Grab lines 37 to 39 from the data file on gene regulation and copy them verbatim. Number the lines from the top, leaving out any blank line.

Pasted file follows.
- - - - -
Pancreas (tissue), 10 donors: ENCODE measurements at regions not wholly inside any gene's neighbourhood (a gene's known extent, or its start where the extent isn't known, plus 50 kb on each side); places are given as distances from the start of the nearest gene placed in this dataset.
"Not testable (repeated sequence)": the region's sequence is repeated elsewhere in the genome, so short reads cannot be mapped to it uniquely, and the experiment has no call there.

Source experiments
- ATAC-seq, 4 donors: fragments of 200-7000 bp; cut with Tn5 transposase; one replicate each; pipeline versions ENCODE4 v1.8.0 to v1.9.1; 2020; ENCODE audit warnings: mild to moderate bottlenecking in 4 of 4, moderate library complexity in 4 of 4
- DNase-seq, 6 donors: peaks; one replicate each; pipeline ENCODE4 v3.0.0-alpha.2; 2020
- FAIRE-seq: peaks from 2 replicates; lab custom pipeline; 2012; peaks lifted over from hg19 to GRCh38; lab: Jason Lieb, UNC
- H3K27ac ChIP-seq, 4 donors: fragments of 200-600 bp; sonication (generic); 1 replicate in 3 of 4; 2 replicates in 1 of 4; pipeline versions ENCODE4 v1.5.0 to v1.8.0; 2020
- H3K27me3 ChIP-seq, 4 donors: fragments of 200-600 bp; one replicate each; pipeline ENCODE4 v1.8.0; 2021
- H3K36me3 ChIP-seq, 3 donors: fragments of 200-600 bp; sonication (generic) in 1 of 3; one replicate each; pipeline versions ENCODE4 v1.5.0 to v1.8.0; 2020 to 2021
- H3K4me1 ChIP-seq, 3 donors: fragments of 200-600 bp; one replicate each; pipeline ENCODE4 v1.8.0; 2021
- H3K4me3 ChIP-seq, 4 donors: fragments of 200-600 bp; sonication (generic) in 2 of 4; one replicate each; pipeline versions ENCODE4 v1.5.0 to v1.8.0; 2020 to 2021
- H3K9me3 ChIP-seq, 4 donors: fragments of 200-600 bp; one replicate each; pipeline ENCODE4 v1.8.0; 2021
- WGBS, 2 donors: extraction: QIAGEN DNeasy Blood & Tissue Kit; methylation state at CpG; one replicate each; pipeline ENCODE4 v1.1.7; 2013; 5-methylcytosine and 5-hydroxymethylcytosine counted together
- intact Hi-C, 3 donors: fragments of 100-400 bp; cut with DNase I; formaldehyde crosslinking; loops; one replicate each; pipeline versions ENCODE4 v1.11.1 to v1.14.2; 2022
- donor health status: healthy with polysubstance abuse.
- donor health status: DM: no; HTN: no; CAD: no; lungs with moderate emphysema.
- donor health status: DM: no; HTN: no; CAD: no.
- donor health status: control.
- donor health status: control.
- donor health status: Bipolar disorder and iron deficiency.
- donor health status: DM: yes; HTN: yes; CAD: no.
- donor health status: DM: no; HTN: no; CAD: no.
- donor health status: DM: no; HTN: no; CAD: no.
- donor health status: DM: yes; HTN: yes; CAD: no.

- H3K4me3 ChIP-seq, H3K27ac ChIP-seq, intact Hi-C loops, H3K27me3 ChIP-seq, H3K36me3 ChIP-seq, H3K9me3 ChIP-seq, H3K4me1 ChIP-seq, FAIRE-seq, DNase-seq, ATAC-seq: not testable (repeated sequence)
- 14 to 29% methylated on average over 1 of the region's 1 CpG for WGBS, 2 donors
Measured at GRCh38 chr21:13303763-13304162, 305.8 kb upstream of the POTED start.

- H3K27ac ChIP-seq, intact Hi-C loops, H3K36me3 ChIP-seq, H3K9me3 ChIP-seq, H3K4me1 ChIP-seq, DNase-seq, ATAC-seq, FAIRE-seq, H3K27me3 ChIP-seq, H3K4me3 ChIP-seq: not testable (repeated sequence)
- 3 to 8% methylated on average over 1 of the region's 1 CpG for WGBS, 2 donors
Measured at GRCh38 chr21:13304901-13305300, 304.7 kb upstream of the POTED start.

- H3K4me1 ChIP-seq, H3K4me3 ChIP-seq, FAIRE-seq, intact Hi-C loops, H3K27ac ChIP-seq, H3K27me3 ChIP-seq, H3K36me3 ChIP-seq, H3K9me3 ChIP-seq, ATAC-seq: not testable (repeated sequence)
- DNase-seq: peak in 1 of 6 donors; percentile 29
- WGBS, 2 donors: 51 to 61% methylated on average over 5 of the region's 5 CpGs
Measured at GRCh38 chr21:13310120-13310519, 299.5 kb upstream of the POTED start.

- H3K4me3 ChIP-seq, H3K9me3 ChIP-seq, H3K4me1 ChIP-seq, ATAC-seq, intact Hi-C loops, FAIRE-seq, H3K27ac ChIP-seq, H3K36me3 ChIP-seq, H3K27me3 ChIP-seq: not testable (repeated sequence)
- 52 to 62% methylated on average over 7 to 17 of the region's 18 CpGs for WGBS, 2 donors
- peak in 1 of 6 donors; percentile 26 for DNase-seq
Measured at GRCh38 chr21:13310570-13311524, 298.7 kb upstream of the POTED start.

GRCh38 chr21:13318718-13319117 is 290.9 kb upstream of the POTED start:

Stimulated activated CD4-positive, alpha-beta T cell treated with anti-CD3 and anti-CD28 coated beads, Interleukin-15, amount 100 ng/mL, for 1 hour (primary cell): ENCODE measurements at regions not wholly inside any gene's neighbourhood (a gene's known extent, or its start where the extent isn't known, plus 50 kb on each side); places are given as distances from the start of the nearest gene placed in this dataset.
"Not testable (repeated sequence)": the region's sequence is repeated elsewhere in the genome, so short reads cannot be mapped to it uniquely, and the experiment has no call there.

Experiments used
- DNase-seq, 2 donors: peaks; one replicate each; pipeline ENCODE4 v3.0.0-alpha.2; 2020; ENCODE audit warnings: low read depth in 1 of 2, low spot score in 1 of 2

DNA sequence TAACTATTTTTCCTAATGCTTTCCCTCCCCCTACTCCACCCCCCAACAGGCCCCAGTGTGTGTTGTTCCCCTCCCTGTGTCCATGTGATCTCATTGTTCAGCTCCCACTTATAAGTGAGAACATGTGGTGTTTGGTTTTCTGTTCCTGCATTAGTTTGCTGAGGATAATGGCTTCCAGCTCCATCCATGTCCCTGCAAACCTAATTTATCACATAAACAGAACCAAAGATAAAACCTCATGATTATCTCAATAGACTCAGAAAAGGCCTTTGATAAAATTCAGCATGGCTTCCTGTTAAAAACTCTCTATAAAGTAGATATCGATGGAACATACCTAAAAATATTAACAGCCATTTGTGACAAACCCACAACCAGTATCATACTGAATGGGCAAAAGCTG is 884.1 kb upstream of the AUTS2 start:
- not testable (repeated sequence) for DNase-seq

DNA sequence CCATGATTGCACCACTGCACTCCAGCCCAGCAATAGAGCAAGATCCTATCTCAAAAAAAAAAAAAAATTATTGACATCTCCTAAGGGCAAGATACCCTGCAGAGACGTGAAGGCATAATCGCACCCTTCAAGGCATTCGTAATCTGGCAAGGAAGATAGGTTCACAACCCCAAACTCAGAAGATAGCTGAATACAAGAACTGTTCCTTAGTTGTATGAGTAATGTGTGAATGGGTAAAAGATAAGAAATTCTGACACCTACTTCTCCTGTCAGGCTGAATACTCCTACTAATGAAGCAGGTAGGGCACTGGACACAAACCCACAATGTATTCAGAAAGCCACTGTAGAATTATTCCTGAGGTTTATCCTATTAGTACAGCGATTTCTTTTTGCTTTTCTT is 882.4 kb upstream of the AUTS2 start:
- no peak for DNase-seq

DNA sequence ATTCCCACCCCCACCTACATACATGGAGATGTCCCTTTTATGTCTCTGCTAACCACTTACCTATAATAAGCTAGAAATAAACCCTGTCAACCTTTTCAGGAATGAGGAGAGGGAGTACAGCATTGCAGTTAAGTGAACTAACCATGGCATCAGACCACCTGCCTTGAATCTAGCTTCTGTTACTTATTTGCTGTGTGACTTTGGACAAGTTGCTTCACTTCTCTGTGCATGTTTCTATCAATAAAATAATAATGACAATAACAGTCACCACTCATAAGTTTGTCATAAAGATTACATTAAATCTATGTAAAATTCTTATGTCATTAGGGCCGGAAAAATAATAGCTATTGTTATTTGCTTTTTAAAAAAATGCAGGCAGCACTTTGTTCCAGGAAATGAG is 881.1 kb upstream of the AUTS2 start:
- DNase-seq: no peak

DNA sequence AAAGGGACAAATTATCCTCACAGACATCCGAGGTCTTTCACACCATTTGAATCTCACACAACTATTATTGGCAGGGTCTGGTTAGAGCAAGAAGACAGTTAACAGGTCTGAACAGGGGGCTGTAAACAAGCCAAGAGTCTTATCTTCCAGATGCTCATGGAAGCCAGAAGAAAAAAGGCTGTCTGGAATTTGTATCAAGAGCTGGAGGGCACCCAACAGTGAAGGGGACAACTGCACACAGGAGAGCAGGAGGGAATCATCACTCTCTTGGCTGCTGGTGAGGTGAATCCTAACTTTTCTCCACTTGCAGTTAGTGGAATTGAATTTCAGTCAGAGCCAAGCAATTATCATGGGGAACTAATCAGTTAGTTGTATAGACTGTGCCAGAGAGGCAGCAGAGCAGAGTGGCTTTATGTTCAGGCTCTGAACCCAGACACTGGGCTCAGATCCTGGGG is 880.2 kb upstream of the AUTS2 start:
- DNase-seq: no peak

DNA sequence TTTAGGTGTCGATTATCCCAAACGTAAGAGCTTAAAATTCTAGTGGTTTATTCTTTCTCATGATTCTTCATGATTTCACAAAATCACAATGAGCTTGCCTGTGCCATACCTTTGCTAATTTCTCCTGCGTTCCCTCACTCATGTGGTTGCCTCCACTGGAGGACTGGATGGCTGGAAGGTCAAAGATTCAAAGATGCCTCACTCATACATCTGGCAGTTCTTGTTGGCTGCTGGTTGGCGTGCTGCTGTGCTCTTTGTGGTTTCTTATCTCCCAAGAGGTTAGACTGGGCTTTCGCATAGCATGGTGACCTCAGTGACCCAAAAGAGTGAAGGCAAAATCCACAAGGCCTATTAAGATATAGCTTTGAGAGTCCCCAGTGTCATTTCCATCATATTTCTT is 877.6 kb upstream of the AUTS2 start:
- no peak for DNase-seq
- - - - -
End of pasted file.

- peak in 1 of 6 donors; percentile 26 for DNase-seq
Measured at GRCh38 chr21:13310570-13311524, 298.7 kb upstream of the POTED start.

GRCh38 chr21:13318718-13319117 is 290.9 kb upstream of the POTED start: